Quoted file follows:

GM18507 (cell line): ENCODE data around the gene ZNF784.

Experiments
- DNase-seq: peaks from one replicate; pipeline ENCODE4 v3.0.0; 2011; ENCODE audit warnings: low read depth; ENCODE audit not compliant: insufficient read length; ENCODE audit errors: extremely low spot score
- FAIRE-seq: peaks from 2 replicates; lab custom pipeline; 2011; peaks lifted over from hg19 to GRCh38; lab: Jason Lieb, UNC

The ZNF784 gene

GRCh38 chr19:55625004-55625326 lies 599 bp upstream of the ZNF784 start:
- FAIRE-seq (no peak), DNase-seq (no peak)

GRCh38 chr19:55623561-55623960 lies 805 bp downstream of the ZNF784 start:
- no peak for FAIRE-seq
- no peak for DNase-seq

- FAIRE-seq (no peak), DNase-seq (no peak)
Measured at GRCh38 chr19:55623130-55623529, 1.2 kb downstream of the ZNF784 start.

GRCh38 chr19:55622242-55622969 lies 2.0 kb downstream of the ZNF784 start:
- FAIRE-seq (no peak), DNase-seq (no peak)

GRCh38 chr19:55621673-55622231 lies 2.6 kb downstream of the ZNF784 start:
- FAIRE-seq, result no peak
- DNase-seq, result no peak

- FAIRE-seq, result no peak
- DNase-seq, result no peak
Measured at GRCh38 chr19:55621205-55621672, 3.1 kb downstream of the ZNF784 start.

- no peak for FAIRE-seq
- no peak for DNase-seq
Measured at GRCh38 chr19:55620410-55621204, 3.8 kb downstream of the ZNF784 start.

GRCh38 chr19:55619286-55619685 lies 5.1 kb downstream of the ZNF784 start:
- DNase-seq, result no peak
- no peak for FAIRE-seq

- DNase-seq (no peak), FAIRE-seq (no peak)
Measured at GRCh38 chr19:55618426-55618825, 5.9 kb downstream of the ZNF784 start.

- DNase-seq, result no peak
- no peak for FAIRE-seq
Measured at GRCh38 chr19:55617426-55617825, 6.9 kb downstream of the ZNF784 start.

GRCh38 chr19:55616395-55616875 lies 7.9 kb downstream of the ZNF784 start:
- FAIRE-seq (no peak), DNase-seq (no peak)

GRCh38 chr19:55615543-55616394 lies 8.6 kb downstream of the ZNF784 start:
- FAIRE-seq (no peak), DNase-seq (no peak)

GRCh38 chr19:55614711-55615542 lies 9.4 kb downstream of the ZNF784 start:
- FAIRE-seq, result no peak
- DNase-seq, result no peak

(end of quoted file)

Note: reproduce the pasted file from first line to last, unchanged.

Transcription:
GM18507 (cell line): ENCODE data around the gene ZNF784.

Experiments
- DNase-seq: peaks from one replicate; pipeline ENCODE4 v3.0.0; 2011; ENCODE audit warnings: low read depth; ENCODE audit not compliant: insufficient read length; ENCODE audit errors: extremely low spot score
- FAIRE-seq: peaks from 2 replicates; lab custom pipeline; 2011; peaks lifted over from hg19 to GRCh38; lab: Jason Lieb, UNC

The ZNF784 gene

GRCh38 chr19:55625004-55625326 lies 599 bp upstream of the ZNF784 start:
- FAIRE-seq (no peak), DNase-seq (no peak)

GRCh38 chr19:55623561-55623960 lies 805 bp downstream of the ZNF784 start:
- no peak for FAIRE-seq
- no peak for DNase-seq

- FAIRE-seq (no peak), DNase-seq (no peak)
Measured at GRCh38 chr19:55623130-55623529, 1.2 kb downstream of the ZNF784 start.

GRCh38 chr19:55622242-55622969 lies 2.0 kb downstream of the ZNF784 start:
- FAIRE-seq (no peak), DNase-seq (no peak)

GRCh38 chr19:55621673-55622231 lies 2.6 kb downstream of the ZNF784 start:
- FAIRE-seq, result no peak
- DNase-seq, result no peak

- FAIRE-seq, result no peak
- DNase-seq, result no peak
Measured at GRCh38 chr19:55621205-55621672, 3.1 kb downstream of the ZNF784 start.

- no peak for FAIRE-seq
- no peak for DNase-seq
Measured at GRCh38 chr19:55620410-55621204, 3.8 kb downstream of the ZNF784 start.

GRCh38 chr19:55619286-55619685 lies 5.1 kb downstream of the ZNF784 start:
- DNase-seq, result no peak
- no peak for FAIRE-seq

- DNase-seq (no peak), FAIRE-seq (no peak)
Measured at GRCh38 chr19:55618426-55618825, 5.9 kb downstream of the ZNF784 start.

- DNase-seq, result no peak
- no peak for FAIRE-seq
Measured at GRCh38 chr19:55617426-55617825, 6.9 kb downstream of the ZNF784 start.

GRCh38 chr19:55616395-55616875 lies 7.9 kb downstream of the ZNF784 start:
- FAIRE-seq (no peak), DNase-seq (no peak)

GRCh38 chr19:55615543-55616394 lies 8.6 kb downstream of the ZNF784 start:
- FAIRE-seq (no peak), DNase-seq (no peak)

GRCh38 chr19:55614711-55615542 lies 9.4 kb downstream of the ZNF784 start:
- FAIRE-seq, result no peak
- DNase-seq, result no peak